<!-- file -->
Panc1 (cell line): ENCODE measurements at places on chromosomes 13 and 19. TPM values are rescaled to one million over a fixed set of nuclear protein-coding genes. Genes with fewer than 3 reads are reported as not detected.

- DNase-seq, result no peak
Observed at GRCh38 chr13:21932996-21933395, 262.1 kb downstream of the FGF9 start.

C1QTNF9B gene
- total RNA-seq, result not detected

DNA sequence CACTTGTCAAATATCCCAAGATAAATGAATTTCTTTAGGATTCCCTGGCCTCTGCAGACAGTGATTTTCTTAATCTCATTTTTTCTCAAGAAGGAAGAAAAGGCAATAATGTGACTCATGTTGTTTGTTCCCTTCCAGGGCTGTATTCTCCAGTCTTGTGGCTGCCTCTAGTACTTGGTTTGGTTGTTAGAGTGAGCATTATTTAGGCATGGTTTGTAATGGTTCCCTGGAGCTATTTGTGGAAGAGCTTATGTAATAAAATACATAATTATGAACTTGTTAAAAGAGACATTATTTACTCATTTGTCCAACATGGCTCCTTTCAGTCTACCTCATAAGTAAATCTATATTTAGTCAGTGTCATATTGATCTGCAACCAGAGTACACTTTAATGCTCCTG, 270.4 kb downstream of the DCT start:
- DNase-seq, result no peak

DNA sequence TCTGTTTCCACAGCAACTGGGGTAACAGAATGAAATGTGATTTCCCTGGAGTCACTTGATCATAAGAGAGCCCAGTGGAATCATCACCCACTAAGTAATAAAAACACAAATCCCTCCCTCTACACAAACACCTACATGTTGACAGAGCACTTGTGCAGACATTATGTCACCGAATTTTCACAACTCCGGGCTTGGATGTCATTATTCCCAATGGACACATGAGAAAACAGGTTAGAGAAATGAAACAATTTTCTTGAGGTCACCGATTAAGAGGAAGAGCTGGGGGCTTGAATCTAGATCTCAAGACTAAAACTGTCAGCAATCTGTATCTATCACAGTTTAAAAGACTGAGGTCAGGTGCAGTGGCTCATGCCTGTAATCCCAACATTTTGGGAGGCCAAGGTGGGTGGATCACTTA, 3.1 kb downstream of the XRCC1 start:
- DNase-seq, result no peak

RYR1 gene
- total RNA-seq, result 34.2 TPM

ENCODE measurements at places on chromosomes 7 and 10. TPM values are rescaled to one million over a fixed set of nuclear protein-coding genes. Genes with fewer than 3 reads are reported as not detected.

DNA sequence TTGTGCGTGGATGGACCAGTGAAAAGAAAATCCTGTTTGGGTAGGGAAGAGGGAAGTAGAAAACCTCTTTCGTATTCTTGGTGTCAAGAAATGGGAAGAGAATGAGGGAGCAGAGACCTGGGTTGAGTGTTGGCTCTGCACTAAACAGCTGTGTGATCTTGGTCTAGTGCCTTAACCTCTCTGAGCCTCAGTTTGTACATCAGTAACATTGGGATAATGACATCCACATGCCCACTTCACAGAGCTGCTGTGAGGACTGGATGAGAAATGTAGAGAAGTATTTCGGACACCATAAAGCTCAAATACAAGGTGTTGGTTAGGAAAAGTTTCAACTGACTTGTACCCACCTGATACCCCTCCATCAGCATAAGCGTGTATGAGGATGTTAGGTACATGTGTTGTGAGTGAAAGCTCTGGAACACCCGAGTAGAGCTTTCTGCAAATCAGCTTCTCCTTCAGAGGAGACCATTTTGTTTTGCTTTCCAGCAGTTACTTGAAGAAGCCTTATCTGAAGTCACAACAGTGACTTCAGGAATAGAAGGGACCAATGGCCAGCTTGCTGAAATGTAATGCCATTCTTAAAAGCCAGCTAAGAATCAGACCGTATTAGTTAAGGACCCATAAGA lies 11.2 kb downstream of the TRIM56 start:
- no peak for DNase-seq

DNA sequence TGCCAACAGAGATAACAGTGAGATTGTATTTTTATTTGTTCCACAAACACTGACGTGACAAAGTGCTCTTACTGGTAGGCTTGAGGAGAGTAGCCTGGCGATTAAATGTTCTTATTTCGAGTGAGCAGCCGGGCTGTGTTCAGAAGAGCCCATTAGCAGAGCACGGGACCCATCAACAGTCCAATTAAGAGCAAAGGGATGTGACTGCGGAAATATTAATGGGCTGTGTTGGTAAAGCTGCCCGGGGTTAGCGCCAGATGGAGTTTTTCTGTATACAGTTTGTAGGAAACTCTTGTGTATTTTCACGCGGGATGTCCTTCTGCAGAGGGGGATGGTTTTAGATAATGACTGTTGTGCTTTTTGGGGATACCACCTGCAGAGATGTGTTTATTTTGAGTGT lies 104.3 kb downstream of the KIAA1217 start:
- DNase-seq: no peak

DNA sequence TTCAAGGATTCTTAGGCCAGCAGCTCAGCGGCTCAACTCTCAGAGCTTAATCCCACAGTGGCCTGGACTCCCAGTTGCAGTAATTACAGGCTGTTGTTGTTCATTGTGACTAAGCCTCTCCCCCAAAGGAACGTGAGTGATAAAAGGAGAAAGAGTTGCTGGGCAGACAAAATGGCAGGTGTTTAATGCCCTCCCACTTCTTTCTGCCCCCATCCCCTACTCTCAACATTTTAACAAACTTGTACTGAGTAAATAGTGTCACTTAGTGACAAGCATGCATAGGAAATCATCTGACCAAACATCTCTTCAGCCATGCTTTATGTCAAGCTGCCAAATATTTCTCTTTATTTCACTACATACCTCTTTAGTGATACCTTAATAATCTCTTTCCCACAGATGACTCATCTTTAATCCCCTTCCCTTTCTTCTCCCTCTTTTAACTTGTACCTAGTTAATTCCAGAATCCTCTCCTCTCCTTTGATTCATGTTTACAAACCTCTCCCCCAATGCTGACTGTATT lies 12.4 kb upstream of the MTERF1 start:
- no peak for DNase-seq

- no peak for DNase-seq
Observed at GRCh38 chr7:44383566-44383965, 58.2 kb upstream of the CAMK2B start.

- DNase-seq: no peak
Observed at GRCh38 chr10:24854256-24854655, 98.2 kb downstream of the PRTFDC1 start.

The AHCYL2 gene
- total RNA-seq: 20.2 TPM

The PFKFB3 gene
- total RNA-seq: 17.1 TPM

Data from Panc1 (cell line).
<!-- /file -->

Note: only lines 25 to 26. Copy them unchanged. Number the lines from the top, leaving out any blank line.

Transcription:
The PFKFB3 gene
- total RNA-seq: 17.1 TPM